A local athlete came home from some marathon in Colorado with yet another story about what an arrogant, antisocial pud Lance Armstrong is.
The details don't matter. It was something about using his leverage to get into a closed field AND take a preferential starting position. Our local reporter said that the race organizers and other competitors weren't happy about it, but somehow the organizers allowed it. There was grumbling. No one was apparently very disappointed when The Great Man did not hang around to socialize, yet Lance's immediate disappearance after the race offended about as much as his abrupt entry and brusque push to the front row.
One of the hotshots who used to join the Sunday morning riding group a few summers ago, when Lance was still active in or only very recently retired from the pro ranks, would launch into angry tirades about everything that was wrong with Lance any time his name was mentioned.
It occurs to me that the more he's hated, the more prickly and aloof he becomes. As a result he becomes even more hated. Not too many people like to be hated, although some will pretend it's fine with them.
Armstrong began his career with the magic blend of talent and insecurity that breeds greatness. You don't have anything to prove unless you have something to prove. The pursuit of dominance is different from the pursuit of excellence. To be a top athlete you have to win. That means you have to make the rest of the field into losers. Feathers often get ruffled. It's a rare champion who has not pissed somebody off. However, some competitors seem to do that more than others.
Personally I don't care either way. As my brother said, if everyone was doping and Lance still won then he's still the best rider. Among those who have strong opinions, that observation would surely spark a typhoon of excrement. My brother is not a Lance partisan, just a logical observer.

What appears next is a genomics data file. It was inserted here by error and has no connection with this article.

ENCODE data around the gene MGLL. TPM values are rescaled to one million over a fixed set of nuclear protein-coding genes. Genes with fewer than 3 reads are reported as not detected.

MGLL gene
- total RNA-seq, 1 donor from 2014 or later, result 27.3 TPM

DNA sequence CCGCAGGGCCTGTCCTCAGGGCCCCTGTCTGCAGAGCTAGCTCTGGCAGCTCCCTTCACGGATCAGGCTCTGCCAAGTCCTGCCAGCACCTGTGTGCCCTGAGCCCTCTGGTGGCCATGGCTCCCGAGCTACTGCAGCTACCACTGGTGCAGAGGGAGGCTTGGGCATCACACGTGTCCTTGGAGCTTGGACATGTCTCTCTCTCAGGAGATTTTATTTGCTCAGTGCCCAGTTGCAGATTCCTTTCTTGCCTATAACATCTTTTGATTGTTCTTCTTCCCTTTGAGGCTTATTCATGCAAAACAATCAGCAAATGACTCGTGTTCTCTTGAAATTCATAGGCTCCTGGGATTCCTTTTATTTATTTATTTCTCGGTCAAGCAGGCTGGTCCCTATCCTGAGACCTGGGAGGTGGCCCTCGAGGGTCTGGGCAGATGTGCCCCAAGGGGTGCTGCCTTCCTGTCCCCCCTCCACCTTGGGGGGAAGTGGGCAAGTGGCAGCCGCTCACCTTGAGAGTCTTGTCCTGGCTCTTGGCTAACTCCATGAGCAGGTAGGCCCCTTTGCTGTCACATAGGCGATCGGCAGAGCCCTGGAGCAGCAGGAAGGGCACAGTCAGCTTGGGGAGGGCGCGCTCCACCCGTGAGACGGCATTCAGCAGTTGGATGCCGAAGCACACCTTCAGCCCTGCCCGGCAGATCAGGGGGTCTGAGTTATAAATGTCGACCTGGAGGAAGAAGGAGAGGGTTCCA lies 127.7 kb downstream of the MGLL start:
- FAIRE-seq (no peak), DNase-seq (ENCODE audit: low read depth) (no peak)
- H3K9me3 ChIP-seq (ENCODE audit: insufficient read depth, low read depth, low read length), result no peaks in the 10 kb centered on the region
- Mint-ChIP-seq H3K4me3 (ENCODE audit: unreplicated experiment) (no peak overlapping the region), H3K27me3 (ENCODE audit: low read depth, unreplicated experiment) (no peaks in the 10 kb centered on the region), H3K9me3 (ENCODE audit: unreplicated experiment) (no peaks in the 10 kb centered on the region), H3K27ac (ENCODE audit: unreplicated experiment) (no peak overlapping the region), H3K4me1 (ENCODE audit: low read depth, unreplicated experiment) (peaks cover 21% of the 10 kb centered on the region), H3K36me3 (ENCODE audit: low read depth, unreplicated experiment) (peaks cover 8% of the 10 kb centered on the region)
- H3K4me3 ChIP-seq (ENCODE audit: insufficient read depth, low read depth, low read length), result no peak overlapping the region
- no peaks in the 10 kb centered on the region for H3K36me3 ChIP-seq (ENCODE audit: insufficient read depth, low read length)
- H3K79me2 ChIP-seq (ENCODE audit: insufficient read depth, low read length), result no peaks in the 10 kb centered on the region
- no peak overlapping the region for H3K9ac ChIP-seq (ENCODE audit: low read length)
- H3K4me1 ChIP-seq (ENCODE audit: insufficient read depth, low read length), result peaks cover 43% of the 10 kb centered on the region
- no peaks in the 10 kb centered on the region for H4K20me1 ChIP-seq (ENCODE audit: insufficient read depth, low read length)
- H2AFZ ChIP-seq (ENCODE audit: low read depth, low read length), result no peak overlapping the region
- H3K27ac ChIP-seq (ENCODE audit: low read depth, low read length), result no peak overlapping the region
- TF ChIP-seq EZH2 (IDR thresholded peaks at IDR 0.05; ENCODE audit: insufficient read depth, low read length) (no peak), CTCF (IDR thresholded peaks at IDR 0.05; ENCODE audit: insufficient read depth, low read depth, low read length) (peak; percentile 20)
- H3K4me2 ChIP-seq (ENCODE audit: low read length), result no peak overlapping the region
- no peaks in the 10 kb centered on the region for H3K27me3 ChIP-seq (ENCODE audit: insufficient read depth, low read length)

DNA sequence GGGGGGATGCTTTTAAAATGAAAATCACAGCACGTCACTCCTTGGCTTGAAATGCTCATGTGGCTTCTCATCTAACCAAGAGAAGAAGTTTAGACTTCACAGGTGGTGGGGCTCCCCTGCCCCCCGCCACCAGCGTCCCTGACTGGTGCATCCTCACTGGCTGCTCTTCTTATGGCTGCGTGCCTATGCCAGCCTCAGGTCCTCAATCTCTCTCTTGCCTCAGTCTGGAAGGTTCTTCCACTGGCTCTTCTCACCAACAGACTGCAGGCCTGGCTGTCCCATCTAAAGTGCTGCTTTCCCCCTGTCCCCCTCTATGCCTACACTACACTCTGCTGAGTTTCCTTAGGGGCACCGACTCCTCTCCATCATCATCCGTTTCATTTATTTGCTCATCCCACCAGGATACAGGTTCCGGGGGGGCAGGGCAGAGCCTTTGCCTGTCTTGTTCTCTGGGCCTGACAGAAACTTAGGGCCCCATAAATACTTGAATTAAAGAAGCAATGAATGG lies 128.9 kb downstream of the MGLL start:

Professional sports are just entertainment. Pro cycling has been oozing with substance abuse since it was invented. If you think about it, the Tour de France was conceived as a publicity stunt to sell newspapers by someone who wasn't going to have to ride it. Tour riders came to hate race founder Henri Desgrange and took every chemical advantage they could get, even if it was the dubious advantages of beer and cigarettes.
Mr. Armstrong is just one among a very large number of people I will never have to deal with personally, about whom I know far more than I need to. I am not excessively aggravated by celebrity news, merely fascinated by the phenomenon. Yes, I would like to receive a little more high-fiber news from my major media outlets. I don't really care about entertainers' meltdowns. Pictures of the Sexiest Woman Alive are equivalent to pictures of the surface of Saturn in terms of the likelihood I will ever land there. But these are people. I have to think that most of them do not deserve the highest adulation or the darkest hatred that they receive because they successfully called attention to themselves. The form of the attention shapes them even if they do have massively dysfunctional personalities and would be jerks even in obscurity.
I reserve judgment because I will never have to deal directly with any of them. Even on the exceedingly rare occasions that one of the local summer celebrities appears in our shop it's very short. They come in, ask for what they want, buy it if we have it and go. It's as if they were normal.